Insurgency is the most widespread form of warfare today, and throughout history. 'Counterinsurgency' is an umbrella term that describes the range of measures used to defeat insurgencies, and include political, administrative, military, economic, psychological, or informational means, and are almost always used in combination. The environment is constantly in flux - insurgents and terrorists evolve rapidly in response to countermeasures. This makes organizational learning and adaptation critical success factors.

Two fundamentals apply throughout: 1)Understand in detail what drives the conflict in any given area or population group. This requires reliable local allies to design, in concert with them, locally tailored measures to target the drivers that sustain the conflict. 2)Act with respect for local people, putting their well-being ahead of any other issue, especially killing the enemy. They must feel safe, with more to gain by talking than fighting. Success also requires discriminating between irreconcilables and irreconcilables, and avoiding making more insurgents in the process.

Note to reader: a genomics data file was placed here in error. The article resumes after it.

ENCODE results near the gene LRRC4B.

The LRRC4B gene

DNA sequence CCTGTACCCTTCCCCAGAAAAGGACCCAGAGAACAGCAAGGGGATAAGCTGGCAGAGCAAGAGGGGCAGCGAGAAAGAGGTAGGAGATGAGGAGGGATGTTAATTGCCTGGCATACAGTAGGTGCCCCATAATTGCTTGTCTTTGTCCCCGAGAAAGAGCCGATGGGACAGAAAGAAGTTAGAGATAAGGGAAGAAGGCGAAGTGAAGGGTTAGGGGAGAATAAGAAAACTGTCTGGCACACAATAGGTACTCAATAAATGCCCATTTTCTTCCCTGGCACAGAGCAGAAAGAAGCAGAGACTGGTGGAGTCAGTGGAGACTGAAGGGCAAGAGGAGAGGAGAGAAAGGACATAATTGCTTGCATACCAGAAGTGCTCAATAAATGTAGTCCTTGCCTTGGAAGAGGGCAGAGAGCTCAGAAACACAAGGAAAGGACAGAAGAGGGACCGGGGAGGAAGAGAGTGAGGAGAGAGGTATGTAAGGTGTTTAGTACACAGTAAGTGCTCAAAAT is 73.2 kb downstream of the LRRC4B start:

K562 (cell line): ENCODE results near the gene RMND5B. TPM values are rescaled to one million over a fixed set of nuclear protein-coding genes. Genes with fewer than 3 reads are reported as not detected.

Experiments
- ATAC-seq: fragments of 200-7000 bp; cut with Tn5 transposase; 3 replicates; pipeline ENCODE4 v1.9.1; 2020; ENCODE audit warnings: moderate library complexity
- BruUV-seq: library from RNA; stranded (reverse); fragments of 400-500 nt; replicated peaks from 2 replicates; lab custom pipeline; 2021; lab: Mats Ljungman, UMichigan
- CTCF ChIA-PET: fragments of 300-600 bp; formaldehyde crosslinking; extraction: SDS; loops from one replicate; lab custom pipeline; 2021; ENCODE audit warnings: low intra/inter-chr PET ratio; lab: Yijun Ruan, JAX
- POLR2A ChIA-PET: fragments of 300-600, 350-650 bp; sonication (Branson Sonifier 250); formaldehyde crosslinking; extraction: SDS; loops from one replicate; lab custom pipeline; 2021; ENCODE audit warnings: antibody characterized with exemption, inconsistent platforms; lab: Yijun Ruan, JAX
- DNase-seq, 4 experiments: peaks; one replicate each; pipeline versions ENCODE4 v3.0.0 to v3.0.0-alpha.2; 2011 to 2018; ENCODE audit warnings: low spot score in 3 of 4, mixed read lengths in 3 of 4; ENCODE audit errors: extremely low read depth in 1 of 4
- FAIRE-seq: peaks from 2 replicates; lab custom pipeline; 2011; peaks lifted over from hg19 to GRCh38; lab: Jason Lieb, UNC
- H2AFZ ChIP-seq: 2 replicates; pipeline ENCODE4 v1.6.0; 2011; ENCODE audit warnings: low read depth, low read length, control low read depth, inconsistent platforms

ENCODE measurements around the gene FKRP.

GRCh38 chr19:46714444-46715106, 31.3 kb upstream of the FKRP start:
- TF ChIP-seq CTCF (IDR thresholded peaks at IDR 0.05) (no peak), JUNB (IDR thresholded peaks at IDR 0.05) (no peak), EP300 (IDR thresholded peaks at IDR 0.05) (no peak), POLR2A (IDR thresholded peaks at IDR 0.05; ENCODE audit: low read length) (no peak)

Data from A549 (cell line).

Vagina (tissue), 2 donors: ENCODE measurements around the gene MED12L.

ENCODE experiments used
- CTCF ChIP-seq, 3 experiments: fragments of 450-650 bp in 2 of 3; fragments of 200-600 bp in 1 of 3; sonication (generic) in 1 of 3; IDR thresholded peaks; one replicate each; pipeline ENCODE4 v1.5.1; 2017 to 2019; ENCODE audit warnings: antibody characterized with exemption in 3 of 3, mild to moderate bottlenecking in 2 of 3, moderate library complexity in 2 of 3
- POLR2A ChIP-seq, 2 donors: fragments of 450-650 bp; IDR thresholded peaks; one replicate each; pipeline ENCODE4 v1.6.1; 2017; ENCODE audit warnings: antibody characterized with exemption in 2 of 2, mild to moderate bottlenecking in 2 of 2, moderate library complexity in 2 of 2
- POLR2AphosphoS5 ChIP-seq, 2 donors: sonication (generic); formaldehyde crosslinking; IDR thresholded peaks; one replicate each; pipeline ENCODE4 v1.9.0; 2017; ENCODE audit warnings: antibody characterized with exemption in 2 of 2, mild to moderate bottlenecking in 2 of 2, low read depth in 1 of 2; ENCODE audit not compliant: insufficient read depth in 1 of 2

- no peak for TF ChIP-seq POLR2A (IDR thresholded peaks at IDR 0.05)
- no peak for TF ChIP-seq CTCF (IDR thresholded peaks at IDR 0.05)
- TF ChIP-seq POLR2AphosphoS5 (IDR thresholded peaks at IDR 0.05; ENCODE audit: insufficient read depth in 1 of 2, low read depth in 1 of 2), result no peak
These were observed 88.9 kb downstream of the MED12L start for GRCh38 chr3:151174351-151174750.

Insurgent armies are very difficult to pin down because of their lack of reliance on fixed positions - attempting to attack them directly risks dissipating efforts and alienating the population.

The challenge of understanding someone else's country, security it, and building viable allies is much greater in a foreign nation than in one's own turf. Logistics issues further add to the problem.